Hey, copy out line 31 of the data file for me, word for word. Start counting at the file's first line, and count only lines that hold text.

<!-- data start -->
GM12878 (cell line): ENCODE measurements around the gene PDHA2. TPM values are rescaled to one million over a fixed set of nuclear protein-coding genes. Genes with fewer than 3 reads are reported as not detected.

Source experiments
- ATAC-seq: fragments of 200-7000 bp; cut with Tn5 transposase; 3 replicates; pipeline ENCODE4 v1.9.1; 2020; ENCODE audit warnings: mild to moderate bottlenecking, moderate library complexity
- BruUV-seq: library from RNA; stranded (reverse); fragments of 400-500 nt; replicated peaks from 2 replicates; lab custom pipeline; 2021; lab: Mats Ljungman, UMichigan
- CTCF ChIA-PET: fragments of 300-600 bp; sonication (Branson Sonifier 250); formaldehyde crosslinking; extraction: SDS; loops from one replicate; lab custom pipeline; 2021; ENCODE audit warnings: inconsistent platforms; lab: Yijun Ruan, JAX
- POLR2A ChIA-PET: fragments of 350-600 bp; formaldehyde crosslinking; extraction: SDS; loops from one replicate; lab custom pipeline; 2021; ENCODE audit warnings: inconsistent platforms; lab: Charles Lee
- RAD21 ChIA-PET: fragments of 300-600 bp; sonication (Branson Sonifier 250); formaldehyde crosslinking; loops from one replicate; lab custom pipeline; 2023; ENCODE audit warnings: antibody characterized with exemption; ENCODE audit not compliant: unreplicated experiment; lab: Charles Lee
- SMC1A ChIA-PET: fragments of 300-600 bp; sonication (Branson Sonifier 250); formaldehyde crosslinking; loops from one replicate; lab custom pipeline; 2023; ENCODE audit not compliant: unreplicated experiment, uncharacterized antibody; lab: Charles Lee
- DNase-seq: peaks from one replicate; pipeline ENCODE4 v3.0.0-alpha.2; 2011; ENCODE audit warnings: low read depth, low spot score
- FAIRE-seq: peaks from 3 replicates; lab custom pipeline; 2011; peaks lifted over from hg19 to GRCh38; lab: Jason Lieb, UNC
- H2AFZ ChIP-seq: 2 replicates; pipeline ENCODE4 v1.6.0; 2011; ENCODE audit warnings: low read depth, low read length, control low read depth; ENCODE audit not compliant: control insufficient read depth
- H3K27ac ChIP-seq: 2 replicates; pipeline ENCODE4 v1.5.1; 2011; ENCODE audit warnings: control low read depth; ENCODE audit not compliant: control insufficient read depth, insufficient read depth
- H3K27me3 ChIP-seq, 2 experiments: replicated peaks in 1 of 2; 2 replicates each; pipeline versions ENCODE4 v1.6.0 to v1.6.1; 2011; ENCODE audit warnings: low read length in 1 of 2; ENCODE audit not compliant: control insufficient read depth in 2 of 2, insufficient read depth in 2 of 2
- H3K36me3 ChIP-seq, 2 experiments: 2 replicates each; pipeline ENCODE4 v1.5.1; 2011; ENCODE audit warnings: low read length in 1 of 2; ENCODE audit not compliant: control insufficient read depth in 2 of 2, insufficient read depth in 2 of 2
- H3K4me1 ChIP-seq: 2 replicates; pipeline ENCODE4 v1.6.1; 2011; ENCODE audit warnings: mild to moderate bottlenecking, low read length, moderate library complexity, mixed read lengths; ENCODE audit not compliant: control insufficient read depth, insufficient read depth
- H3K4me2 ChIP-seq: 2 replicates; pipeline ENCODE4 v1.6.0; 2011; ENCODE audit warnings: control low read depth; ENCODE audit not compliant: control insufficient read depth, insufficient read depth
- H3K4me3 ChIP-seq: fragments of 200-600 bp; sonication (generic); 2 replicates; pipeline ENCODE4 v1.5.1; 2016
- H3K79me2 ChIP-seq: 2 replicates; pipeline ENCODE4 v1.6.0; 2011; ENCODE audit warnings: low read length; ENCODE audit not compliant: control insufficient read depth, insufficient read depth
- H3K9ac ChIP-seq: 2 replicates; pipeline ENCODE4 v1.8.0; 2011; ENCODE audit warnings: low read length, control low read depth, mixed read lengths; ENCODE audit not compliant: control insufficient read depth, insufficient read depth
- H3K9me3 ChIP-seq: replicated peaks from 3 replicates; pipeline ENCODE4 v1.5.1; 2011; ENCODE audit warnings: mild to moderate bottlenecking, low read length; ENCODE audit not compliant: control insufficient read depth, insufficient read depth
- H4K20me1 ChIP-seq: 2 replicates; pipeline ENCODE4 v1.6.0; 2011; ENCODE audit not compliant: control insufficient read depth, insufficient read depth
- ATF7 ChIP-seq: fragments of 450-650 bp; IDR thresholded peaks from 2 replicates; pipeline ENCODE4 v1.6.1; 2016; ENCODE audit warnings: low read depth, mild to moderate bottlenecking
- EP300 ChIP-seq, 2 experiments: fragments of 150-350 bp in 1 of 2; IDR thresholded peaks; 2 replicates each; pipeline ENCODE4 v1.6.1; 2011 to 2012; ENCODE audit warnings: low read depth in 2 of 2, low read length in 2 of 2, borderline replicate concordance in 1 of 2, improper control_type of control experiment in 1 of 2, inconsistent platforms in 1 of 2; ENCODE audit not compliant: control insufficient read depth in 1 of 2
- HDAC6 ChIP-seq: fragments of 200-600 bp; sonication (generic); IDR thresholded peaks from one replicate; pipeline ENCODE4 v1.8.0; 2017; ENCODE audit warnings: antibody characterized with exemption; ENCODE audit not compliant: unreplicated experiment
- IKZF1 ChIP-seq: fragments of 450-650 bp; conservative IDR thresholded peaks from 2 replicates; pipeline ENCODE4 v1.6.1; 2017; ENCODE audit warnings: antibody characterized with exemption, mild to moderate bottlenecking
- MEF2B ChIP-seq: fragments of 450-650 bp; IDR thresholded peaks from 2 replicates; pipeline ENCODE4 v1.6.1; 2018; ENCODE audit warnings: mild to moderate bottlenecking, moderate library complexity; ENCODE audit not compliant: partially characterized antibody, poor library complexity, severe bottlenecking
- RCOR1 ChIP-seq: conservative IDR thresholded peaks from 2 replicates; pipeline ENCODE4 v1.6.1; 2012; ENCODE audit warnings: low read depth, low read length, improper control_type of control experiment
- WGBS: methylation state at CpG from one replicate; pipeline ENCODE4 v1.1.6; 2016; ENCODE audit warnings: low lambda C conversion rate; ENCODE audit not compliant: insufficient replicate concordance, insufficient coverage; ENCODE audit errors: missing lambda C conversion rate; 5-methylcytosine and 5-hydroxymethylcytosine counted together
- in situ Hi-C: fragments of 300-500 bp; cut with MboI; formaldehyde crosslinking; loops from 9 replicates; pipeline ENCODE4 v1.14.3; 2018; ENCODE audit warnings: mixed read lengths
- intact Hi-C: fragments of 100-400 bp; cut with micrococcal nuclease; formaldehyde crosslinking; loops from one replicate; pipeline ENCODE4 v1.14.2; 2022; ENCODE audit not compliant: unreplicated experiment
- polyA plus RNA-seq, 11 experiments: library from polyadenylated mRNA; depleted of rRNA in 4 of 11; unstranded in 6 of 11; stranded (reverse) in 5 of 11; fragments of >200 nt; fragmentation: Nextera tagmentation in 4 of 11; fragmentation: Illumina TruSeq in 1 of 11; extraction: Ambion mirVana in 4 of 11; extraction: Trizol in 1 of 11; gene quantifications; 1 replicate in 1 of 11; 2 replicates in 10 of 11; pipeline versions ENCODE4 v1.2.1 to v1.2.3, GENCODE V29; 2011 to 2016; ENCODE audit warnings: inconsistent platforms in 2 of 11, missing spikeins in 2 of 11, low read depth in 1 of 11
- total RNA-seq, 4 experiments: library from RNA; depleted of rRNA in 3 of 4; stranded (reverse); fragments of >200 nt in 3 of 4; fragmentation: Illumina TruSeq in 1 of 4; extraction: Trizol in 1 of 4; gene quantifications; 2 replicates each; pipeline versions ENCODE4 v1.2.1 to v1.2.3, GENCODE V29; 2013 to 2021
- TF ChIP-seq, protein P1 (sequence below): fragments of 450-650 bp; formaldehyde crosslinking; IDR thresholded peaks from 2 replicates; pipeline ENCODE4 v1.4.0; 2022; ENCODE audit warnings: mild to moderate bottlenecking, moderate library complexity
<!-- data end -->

- polyA plus RNA-seq, 11 experiments: library from polyadenylated mRNA; depleted of rRNA in 4 of 11; unstranded in 6 of 11; stranded (reverse) in 5 of 11; fragments of >200 nt; fragmentation: Nextera tagmentation in 4 of 11; fragmentation: Illumina TruSeq in 1 of 11; extraction: Ambion mirVana in 4 of 11; extraction: Trizol in 1 of 11; gene quantifications; 1 replicate in 1 of 11; 2 replicates in 10 of 11; pipeline versions ENCODE4 v1.2.1 to v1.2.3, GENCODE V29; 2011 to 2016; ENCODE audit warnings: inconsistent platforms in 2 of 11, missing spikeins in 2 of 11, low read depth in 1 of 11